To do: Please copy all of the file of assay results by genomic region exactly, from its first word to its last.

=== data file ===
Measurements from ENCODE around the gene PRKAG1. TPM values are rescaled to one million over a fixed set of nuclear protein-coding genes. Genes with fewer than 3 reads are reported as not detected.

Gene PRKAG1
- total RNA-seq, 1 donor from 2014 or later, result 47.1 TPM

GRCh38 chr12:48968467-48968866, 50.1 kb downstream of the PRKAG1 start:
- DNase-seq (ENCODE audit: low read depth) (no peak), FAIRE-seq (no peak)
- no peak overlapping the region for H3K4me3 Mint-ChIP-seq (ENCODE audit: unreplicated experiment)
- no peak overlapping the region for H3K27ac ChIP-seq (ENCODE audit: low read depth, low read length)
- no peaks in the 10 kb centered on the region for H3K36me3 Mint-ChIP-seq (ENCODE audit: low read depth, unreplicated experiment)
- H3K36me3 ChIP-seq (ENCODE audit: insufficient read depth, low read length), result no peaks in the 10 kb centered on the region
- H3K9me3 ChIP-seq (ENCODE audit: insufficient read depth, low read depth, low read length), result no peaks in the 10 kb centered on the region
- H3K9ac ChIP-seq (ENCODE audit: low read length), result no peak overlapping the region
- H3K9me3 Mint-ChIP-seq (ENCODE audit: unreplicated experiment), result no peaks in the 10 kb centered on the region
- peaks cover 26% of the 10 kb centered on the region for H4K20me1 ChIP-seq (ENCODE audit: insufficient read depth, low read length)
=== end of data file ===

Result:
Measurements from ENCODE around the gene PRKAG1. TPM values are rescaled to one million over a fixed set of nuclear protein-coding genes. Genes with fewer than 3 reads are reported as not detected.

Gene PRKAG1
- total RNA-seq, 1 donor from 2014 or later, result 47.1 TPM

GRCh38 chr12:48968467-48968866, 50.1 kb downstream of the PRKAG1 start:
- DNase-seq (ENCODE audit: low read depth) (no peak), FAIRE-seq (no peak)
- no peak overlapping the region for H3K4me3 Mint-ChIP-seq (ENCODE audit: unreplicated experiment)
- no peak overlapping the region for H3K27ac ChIP-seq (ENCODE audit: low read depth, low read length)
- no peaks in the 10 kb centered on the region for H3K36me3 Mint-ChIP-seq (ENCODE audit: low read depth, unreplicated experiment)
- H3K36me3 ChIP-seq (ENCODE audit: insufficient read depth, low read length), result no peaks in the 10 kb centered on the region
- H3K9me3 ChIP-seq (ENCODE audit: insufficient read depth, low read depth, low read length), result no peaks in the 10 kb centered on the region
- H3K9ac ChIP-seq (ENCODE audit: low read length), result no peak overlapping the region
- H3K9me3 Mint-ChIP-seq (ENCODE audit: unreplicated experiment), result no peaks in the 10 kb centered on the region
- peaks cover 26% of the 10 kb centered on the region for H4K20me1 ChIP-seq (ENCODE audit: insufficient read depth, low read length)